Cheap rents and sources of investment see modest increase in number of digital tech firms in Wales
A report published this week by law firm Nockolds claims Wales has the fastest growing digital economy outside London.
The analysis shows that the total number of digital and technology businesses operating in Wales jumped by 9.2 per cent last year, in comparison to 11.6 per cent in the British capital.
Last year, there were 3,275 digital firms established in Wales, rising from the 3,000 monitored in 2014. While this is only a small increase, many believe it’s an indicator of industry potential in the devolved country.
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As for London, 41,940 companies had operations in the city in 2015, up from 37,575 a year before. The report says the digital industry is becoming increasingly diverse, encompassing areas such as software development, IT consultancy and component manufacturing.
The sector is becoming a source of growth and prosperity in Wales, Nockolds claims, creating new jobs and opportunities in the region – especially around Cardiff and Swansea– as SMBs take advantage of new investment and more affordable rents.
“While London continues to dominate, the growth of the digital economy is reasonably well distributed throughout the country,” said solicitor Nicola Lucas. “Many UK regions benefit from the structural advantages of London but without the high cost base.
“For start-ups the relatively low cost of being based in cities like Cardiff or Swansea can make an important difference in the critical early years.”
Lucas added that fintech firms, in particular, are flocking to Wales due to the growth of the investment and financial sectors in the Welsh capital. At the same time, Cardiff is only a few hours away from London by car and train.
“The growth of the financial sector in Cardiff, which has benefited from the relocation of back and middle office functions post-financial crisis, is providing fertile ground for fintech businesses who have a significant market on their doorstep, along with an appropriately skilled workforce,” she explained.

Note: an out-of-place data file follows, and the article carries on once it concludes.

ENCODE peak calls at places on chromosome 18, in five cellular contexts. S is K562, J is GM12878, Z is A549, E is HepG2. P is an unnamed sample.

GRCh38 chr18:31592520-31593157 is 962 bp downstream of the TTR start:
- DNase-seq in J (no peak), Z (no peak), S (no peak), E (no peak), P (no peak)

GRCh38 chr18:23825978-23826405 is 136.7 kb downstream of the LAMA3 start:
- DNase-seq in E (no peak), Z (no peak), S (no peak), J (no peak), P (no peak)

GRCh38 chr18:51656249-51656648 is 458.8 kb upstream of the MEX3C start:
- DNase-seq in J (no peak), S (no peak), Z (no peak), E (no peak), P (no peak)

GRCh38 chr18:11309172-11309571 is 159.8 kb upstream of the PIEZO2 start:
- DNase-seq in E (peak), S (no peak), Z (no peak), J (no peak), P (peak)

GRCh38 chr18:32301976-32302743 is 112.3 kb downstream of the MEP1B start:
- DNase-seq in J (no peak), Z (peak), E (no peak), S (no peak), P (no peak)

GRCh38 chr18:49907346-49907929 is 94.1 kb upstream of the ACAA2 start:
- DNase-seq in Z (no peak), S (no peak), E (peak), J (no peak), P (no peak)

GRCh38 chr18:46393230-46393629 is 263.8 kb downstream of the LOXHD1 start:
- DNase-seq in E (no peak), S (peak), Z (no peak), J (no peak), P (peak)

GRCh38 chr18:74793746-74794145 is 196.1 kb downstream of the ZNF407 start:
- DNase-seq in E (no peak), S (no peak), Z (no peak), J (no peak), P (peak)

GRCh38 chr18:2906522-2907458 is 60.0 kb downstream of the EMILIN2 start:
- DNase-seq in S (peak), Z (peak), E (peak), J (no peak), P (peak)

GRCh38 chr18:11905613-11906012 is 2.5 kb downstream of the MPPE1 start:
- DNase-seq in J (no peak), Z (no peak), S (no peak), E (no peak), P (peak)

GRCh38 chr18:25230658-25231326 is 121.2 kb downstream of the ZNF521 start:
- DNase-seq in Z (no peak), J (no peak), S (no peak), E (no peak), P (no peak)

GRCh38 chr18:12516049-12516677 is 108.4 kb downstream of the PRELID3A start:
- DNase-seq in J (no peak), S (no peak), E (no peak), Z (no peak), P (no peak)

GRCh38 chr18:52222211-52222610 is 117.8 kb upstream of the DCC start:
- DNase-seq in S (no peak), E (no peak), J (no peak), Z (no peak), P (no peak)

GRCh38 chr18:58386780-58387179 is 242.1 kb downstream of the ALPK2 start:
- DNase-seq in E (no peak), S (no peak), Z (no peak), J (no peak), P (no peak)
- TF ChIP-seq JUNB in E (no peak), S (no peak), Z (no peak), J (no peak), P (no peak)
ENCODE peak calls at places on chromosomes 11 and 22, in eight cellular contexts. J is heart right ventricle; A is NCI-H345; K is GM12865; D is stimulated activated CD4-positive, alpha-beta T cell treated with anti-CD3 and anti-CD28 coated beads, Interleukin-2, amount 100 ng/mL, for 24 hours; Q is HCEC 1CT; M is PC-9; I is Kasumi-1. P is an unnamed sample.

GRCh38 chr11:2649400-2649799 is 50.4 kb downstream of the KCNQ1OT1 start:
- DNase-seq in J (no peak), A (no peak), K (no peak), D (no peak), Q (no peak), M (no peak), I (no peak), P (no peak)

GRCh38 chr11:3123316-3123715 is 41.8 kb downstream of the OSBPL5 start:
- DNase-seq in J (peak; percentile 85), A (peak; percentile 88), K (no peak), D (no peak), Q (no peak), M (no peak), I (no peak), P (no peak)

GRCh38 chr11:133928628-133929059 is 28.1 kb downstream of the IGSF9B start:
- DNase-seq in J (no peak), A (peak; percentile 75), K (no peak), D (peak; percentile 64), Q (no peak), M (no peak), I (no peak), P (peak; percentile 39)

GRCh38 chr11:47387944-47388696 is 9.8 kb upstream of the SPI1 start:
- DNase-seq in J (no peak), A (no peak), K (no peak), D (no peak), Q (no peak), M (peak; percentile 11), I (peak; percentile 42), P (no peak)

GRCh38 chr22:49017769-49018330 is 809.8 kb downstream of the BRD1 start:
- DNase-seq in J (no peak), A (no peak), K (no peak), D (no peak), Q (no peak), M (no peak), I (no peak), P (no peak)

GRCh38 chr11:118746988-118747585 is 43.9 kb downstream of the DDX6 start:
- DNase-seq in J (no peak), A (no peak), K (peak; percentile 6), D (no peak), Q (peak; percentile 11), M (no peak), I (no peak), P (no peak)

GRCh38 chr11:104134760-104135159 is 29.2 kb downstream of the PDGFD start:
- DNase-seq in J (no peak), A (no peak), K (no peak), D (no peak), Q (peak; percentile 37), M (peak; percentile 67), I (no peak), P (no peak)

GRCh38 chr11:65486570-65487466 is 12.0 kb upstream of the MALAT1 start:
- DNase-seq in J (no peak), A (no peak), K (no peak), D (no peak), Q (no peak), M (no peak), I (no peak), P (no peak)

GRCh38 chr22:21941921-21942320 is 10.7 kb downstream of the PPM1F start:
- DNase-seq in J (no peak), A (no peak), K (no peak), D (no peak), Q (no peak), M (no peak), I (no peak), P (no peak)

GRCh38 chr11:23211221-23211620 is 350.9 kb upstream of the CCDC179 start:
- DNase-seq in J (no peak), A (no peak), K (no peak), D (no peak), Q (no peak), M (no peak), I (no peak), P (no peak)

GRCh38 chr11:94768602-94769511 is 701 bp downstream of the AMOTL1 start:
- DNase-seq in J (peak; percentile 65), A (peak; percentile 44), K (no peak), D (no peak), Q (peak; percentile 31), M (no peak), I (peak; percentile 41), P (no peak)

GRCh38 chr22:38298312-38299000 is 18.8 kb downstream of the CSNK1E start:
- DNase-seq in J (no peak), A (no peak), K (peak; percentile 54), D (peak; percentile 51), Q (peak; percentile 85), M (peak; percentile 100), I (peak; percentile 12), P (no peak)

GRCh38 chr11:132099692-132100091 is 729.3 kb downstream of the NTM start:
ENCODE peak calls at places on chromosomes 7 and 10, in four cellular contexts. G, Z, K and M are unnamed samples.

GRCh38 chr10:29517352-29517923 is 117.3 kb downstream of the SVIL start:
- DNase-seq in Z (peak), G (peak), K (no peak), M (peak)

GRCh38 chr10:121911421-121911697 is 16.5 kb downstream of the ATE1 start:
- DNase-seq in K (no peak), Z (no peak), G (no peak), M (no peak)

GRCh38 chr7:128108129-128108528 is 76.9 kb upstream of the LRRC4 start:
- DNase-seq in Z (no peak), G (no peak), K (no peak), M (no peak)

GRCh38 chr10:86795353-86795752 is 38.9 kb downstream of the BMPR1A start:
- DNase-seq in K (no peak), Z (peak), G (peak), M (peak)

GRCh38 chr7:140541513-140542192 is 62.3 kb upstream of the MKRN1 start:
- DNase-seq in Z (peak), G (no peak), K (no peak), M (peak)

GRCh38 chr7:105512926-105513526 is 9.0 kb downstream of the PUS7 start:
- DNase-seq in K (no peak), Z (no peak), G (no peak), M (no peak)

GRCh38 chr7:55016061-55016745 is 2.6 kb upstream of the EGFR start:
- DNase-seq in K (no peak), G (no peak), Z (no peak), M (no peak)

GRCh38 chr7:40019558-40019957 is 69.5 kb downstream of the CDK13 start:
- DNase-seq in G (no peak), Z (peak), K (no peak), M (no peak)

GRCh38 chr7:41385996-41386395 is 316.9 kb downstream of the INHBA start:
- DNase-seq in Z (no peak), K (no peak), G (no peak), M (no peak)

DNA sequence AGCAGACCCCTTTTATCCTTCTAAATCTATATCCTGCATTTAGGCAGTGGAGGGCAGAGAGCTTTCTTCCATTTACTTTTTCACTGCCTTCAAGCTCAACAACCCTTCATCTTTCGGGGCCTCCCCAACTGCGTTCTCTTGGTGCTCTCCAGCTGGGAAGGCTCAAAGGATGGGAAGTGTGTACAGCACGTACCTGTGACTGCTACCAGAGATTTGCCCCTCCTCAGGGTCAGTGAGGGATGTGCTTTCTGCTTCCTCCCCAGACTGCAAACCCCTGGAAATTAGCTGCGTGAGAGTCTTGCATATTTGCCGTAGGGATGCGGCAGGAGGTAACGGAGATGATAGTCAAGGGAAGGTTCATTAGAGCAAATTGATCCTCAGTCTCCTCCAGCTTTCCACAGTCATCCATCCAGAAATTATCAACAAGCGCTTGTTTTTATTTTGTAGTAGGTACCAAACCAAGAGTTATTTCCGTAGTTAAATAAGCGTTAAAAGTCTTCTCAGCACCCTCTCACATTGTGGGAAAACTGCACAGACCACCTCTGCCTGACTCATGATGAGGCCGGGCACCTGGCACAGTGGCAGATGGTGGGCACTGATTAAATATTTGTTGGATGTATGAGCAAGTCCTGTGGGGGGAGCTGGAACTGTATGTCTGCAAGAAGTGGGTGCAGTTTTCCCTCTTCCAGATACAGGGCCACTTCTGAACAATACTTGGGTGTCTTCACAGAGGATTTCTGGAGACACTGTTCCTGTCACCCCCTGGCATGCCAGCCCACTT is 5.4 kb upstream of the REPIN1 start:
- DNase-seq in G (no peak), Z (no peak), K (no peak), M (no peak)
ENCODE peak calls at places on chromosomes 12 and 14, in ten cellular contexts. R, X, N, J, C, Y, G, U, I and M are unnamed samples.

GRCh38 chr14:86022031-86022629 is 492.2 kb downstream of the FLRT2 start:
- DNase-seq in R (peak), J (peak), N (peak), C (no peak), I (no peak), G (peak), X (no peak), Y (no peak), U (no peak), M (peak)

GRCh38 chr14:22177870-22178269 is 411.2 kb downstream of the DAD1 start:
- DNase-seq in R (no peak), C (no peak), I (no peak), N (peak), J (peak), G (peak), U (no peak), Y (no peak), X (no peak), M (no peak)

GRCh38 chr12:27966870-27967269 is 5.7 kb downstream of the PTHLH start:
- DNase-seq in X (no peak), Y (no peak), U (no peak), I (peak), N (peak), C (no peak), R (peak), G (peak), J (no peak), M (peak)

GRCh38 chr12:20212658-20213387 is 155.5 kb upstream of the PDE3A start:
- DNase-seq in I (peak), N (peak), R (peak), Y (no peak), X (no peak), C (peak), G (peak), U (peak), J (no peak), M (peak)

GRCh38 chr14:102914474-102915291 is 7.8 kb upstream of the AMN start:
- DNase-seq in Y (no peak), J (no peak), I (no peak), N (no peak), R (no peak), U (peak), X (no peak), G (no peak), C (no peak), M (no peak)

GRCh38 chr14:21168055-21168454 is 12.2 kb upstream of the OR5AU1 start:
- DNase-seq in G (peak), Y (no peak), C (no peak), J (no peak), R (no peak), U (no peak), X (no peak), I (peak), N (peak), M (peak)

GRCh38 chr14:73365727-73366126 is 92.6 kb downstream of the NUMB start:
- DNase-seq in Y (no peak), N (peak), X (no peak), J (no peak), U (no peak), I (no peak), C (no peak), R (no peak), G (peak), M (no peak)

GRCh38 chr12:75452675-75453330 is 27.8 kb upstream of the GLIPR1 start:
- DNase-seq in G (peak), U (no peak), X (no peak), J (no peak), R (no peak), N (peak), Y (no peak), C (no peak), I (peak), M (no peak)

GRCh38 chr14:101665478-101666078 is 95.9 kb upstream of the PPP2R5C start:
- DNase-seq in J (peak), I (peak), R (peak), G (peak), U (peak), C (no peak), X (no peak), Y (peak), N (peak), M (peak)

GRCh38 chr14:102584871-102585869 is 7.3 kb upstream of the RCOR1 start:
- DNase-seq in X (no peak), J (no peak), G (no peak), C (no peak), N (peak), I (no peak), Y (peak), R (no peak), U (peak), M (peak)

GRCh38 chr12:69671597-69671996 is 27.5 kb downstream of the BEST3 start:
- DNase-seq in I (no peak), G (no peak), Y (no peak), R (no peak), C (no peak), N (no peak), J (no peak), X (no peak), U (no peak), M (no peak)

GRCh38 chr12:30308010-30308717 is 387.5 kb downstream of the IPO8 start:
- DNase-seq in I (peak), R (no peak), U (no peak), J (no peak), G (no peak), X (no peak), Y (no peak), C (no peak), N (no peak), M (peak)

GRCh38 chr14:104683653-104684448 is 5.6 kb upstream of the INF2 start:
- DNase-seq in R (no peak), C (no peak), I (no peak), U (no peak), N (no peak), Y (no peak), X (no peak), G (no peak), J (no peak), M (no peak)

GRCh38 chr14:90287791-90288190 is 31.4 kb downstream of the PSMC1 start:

Transport is always being improved as well, and there are many lucrative funding opportunities available from organisations such as Finance Wales. The latter is the investment arm of the Welsh Government.
“With improvements in rail networks, particularly Crossrail, which will boost access between Cardiff and Canary Wharf in London, and rents for office space in Cardiff typically less than half that of London, the region is ideally placed to flourish as a digital hub,” concluded Lucas.
“The only concern is whether Wales can provide the funding environment to hold onto start-ups once they reach a certain scale, or whether these businesses will focus expansion in other regions, such as London.”
Responding to the report, Welsh tech entrepreneur Evan Davies said: “I think the industry’s success in wales because there’s a community of entrepreneurs and business professionals who help a lot of small businesses grow. There’s also a plethora of support from the Welsh Government and local authorities.”